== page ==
In a New Life, Torn Between Two Homes

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Romance is something we have seen in films of any genre from any part of the world. Sometimes, these stories are told with an embarrassing level of clichés; and other times, they are told in such a way that has us swept away in their enchantment.

I’m more than pleased to say director John Crowley’s drama, “Brooklyn,” which is based on the novel by Colm Tóibín, falls among the latter and achieves in being a tender and emotional journey of a young woman moving to America.  In a film with passionate performances and a timeless story that washes over you with its charm, you’ll be overcome by this piece of magical storytelling.

In 1952, Eilis Lacey (Saoirse Ronan) leaves her home in Ireland to start a new life in Brooklyn.  Although she lives comfortably in a boarding house and has a steady job, she’s terribly homesick.  One night, while at an Irish dance, she meets a friendly Italian boy, Tony Fiorello (Emory Cohen), and they begin to date.  When a death in Eilis’ family occurs, she returns to her native land for a few weeks to take care of some affairs.  While in Ireland, several circumstances arise that cause her to consider whether to remain in Ireland, or go back to America.

Where do you begin to describe Saoirse Ronan’s tremendous performance?  We have to start by saying it’s, without question, one of the finest from this year.  Despite gaining considerable attention for her breakthrough role in the 2007 film “Atonement” at the age of 13, it’s clear her talent didn’t peak too early.  With her performance in “Brooklyn,” you see she’s one of the most talented young actresses working today.  As a young immigrant woman, Ronan injects so much emotion into her role that makes you understand and feel for her character as she struggles to adapt to her new home.  To see Ronan’s display of her character’s transition from shy and homesick to confident and hopeful is to realize how much Eilis goes through to establish a better life for herself.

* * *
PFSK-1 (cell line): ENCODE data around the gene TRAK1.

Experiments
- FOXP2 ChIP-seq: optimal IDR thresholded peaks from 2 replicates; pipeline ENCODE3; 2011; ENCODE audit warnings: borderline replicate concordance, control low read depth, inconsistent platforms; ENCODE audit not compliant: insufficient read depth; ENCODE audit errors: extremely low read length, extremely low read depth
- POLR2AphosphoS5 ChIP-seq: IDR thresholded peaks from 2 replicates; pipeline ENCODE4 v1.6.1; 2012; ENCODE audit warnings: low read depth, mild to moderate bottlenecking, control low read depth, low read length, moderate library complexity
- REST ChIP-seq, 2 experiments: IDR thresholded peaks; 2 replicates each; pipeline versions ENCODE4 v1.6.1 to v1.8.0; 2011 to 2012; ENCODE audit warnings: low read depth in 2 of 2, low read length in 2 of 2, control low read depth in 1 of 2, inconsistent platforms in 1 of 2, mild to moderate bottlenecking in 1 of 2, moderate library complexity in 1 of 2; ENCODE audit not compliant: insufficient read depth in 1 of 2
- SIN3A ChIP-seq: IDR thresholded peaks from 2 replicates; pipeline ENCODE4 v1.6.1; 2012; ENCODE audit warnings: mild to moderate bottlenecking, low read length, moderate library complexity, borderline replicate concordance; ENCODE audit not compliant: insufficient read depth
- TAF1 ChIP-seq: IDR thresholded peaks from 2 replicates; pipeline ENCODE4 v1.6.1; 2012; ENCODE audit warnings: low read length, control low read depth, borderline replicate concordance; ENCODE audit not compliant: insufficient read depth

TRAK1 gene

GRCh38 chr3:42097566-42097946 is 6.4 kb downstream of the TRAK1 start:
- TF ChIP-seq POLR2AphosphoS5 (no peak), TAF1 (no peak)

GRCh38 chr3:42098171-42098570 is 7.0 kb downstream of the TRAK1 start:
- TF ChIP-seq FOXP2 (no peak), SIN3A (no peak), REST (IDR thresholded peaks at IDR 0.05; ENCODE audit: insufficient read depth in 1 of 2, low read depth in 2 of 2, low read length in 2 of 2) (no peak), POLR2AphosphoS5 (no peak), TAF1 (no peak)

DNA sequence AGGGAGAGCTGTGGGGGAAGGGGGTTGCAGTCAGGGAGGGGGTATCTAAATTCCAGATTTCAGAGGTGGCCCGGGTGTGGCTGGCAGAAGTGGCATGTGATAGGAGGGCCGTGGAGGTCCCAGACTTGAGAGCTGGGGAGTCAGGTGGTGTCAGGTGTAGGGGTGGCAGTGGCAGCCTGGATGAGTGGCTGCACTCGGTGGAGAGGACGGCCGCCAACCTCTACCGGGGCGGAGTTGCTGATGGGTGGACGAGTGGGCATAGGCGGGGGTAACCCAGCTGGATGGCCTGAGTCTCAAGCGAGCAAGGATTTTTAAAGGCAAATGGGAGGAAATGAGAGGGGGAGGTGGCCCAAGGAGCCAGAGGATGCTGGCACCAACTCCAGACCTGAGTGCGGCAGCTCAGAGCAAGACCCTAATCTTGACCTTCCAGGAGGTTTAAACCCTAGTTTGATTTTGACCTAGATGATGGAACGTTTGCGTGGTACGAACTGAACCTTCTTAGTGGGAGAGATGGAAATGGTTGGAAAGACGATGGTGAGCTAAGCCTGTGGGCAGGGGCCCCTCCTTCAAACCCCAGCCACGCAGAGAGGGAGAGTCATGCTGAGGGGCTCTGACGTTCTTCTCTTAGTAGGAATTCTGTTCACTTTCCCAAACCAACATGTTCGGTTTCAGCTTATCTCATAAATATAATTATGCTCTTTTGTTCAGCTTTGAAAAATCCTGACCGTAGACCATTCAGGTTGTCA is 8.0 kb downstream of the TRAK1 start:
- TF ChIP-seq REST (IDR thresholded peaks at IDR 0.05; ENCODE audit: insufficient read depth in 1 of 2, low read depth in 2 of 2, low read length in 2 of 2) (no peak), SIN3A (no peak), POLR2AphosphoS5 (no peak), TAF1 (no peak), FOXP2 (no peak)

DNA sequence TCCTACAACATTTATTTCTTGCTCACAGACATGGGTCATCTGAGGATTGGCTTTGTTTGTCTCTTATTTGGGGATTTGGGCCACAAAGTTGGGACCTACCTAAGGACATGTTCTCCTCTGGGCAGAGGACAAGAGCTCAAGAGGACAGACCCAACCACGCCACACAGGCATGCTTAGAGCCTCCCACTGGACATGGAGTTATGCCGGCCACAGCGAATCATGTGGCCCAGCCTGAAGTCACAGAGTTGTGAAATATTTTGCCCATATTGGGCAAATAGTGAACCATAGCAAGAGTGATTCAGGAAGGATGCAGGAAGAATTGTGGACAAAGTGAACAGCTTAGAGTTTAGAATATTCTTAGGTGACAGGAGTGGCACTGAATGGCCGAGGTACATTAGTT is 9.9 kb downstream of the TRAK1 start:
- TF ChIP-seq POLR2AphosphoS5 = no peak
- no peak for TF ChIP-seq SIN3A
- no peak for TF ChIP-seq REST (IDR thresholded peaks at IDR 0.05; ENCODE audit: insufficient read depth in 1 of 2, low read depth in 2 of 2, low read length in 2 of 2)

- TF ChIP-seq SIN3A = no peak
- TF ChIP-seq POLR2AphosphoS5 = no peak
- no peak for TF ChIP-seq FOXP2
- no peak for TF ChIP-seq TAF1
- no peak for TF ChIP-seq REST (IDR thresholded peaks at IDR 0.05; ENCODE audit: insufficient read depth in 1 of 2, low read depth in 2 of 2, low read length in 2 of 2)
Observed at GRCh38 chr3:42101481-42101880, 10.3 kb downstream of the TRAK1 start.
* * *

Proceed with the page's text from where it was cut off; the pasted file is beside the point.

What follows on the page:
Emory Cohen displays a warm and gentle presence as Eilis’ boyfriend.  Cohen wonderfully exhibits his character’s slightly shy, yet confident attitude of a man in the midst of falling in love with the girl of his dreams, and seeing him pursue Eilis with kind, simple gestures is one of many things that make Tony and Eilis’ romance an immense joy to watch.

Accompanying the two superb leads is a supporting cast comprised of some world-class talent, including Julie Walters as Ms. Kehoe, the no-nonsense, yet kindhearted landlady of the boarding house; Jim Broadbent as Father Flood, the caring priest who helps get Eilis situated in Brooklyn; and Domhnall Gleeson as Jim Farrell, a friendly young man who takes a liking to Eilis during her return visit to Ireland.

The screenplay by Nick Hornby may sound like a romance you’ve seen before, but trust me, this is a story that is told so beautifully, you’ll be completely won over.  One of the best aspects of the narrative is how, when it comes down to Eilis deciding whether to stay in Ireland or go back to Brooklyn, the decision doesn’t depend solely on her romantic connections, but on other important factors that Eilis must take into consideration, and it’s this aspect that keeps you invested in the story.

Despite the film being very moving, Crowley is careful not to make the more poignant sequences cloying.  There are several scenes that will make you shed a few tears, but those scenes deserve them because of how well they depict Eilis’ immigrant experience.  Crowley captures the beauty of Brooklyn and Ireland and what both places hold for Eilis, allowing us to sympathize with her as she must decide in which of these two places she will live her life.

If you want to be immersed in a film and feel the swell of emotions that cinema gifts us again and again, you wouldn’t want to be anywhere else but “Brooklyn.”

Final grade: A

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